Interpretation by Cynde Randall
When you were a newborn baby did you know how to talk?
This is a question that I ask my students when I teach theatre classes. There are always a few blinks and a few heads turning to see what someone else might say until finally someone confesses that, no, she did not know how to talk because she was, after all, just born.
Exactly, I tend to agree with the confessor, you had to learn how to talk, and it took a while to learn, right? And then everyone nods.
Theatre is no different. When you walk into a theatre class you don’t immediately know your lines, your cues, or how to act without looking like you’re acting.
It’s an evolution. And evolution takes a while.
I ask that question because I want kids to take a deep breath and understand that they don’t have to be perfect. They are allowed mistakes. Lots of them. Honing a skill takes time, practice, and the strength to let go of the external pressures, judgements, and insecurities that can so easily hold us back from our own evolution.
For her interpretation of “The Latest Fad, Cynde Randall explores that bumpy evolutionary road through detailed visual vignettes and the following thoughtful insights.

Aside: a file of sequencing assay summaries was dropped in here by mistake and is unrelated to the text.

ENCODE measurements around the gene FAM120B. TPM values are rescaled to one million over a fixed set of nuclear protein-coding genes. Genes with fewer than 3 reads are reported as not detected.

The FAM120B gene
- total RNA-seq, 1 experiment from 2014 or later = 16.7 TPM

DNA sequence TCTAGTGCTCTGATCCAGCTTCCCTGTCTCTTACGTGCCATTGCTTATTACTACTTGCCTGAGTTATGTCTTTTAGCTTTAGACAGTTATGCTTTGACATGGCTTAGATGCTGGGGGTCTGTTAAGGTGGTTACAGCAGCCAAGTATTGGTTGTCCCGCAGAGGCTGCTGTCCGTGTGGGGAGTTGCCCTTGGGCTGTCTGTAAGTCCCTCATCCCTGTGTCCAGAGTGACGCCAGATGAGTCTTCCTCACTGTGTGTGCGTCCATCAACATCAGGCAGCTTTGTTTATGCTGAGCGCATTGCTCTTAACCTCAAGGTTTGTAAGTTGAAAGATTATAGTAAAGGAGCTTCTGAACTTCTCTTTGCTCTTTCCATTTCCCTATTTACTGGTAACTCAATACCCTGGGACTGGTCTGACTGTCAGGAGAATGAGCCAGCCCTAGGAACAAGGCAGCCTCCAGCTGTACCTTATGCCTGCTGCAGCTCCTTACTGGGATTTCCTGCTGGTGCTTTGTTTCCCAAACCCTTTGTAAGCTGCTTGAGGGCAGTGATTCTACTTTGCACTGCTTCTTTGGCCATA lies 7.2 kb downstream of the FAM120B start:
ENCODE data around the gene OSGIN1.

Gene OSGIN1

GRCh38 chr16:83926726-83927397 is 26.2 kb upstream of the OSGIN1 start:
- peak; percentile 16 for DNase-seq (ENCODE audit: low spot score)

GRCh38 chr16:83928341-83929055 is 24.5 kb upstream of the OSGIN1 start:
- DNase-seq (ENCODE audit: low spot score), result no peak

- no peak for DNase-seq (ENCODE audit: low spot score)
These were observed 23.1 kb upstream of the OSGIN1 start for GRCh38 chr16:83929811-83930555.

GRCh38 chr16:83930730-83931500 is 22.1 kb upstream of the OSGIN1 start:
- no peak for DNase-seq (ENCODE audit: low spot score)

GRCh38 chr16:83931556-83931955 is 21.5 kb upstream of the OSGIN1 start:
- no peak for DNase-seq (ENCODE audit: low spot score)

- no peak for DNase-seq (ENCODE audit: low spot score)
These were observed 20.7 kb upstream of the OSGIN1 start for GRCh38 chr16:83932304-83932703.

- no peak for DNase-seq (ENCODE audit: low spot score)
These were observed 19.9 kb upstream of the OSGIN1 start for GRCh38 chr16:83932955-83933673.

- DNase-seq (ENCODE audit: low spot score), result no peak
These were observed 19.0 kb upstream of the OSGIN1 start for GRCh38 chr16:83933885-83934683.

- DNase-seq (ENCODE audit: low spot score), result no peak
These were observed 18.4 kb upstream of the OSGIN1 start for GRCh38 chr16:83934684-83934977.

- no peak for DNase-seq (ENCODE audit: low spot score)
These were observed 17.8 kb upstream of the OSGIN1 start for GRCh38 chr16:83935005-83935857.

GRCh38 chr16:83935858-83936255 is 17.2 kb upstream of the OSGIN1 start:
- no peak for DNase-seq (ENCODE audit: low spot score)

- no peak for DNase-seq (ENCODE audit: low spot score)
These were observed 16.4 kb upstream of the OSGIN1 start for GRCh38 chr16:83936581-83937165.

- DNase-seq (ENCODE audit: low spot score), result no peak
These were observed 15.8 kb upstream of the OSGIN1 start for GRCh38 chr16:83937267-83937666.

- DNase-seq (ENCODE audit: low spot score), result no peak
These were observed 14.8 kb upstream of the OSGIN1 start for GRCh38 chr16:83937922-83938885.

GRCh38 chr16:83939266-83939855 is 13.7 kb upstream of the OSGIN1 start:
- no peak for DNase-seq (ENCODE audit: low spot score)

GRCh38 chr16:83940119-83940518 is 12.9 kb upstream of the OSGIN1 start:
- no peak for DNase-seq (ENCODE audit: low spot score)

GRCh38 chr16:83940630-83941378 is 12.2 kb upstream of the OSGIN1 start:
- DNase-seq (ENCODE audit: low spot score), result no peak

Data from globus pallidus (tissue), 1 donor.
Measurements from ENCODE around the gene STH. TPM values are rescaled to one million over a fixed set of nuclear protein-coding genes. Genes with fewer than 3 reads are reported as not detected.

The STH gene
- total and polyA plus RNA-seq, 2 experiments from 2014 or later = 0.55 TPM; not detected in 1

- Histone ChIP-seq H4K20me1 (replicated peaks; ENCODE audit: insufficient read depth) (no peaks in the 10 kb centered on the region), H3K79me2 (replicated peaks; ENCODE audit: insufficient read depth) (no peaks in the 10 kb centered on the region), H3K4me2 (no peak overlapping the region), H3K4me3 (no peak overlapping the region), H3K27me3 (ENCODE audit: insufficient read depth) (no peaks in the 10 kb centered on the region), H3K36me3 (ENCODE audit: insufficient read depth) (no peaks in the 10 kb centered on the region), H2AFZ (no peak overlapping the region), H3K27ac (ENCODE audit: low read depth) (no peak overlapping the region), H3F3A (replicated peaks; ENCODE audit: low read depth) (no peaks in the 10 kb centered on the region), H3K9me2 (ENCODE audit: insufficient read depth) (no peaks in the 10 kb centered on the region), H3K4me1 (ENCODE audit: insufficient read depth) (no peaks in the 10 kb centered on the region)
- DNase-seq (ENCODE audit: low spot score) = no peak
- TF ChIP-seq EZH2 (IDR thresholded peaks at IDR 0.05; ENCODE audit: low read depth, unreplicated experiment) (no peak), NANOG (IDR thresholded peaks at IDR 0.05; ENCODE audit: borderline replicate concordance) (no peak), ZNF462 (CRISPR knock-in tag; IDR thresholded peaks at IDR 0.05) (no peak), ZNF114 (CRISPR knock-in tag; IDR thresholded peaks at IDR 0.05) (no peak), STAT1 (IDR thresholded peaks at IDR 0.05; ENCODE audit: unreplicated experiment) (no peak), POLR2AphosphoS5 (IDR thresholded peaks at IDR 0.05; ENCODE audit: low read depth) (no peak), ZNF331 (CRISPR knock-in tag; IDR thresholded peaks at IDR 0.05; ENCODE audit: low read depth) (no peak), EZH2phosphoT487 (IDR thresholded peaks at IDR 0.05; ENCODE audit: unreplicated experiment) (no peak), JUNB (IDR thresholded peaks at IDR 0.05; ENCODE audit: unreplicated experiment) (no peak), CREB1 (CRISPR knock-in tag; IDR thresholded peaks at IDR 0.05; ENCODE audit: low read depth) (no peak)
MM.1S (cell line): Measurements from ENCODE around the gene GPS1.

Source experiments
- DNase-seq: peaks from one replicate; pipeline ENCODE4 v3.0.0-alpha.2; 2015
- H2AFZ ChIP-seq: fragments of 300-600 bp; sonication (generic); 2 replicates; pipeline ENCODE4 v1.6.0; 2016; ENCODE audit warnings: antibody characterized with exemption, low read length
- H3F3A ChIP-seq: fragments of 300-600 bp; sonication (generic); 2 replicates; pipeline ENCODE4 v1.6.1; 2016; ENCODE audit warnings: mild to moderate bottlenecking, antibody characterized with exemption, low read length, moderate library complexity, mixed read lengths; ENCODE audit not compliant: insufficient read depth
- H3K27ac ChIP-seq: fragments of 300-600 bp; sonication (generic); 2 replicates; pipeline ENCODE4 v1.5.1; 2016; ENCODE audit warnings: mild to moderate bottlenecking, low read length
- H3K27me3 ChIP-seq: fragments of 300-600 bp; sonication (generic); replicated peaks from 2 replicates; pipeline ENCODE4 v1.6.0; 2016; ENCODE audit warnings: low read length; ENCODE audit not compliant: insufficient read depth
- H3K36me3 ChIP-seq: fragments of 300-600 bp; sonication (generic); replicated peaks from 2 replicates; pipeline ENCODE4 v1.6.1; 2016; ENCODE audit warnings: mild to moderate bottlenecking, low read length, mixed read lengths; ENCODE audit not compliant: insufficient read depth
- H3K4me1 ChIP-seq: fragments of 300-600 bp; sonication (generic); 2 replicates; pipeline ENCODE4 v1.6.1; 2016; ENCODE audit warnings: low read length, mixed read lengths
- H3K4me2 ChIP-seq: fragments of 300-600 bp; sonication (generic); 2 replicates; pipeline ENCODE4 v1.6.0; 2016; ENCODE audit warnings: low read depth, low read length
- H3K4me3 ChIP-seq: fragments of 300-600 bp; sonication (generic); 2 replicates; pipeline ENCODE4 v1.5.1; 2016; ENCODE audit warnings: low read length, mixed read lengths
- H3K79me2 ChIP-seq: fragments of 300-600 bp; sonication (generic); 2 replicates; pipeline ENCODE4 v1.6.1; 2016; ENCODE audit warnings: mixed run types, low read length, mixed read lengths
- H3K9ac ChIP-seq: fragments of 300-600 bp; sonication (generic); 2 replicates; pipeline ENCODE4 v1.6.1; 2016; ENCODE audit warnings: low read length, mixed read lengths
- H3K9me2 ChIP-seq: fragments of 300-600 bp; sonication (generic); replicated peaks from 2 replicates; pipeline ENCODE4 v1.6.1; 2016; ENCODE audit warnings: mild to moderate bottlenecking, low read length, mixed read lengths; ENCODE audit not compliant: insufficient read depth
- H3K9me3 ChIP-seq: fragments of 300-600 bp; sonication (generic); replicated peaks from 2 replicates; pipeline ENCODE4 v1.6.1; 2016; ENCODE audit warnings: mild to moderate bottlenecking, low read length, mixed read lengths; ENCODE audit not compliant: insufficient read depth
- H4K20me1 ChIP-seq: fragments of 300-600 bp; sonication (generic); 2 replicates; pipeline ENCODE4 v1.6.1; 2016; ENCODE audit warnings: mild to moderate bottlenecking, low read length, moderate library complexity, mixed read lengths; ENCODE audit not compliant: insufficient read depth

“Michelle Meyer’s poem “The Latest Fad” provided me with an opportunity to meditate on a mysterious paradox of human experience, which is that the seemingly ‘real’ external, physical world is completely fleeting; while the internal (and completely invisible) realms of soul essence and love, endures. This is not to say that life is not challenging. And if we look for it, the physical world will provide plenty of evidence to justify our suffering.
The protagonist in Meyer’s poem has a bad day—The Worst Day of Her Life. She chooses to attach to her suffering (her sadness) and then—seeing the world through this lens—manifests a sequence of things in a reactive way. She becomes wildly successful (in conventional, capitalist terms) and then something mysterious happens to release her. She lets go of her sadness and is free. The world does not appear to notice which, I conclude, does not matter at all.
My illustration of Meyer’s text depicts a sequence of cloud-like windows that begin in the lower right-hand corner and move clockwise around the composition. Eight vignettes lay out the narrative—from the initial shrine to The Worst Day, through the additions made to the shrine, to the full-flown monument to sadness, to an audience of fans, to loads of money, to being a star at conferences—ending with a swan sitting in a beautiful new shrine. These perimeter images give way to the central square composition. Here a beautiful Luna Moth floats in an ancient, moon-lit landscape illuminating both the timeless flow of nature and the grace involved with letting go.”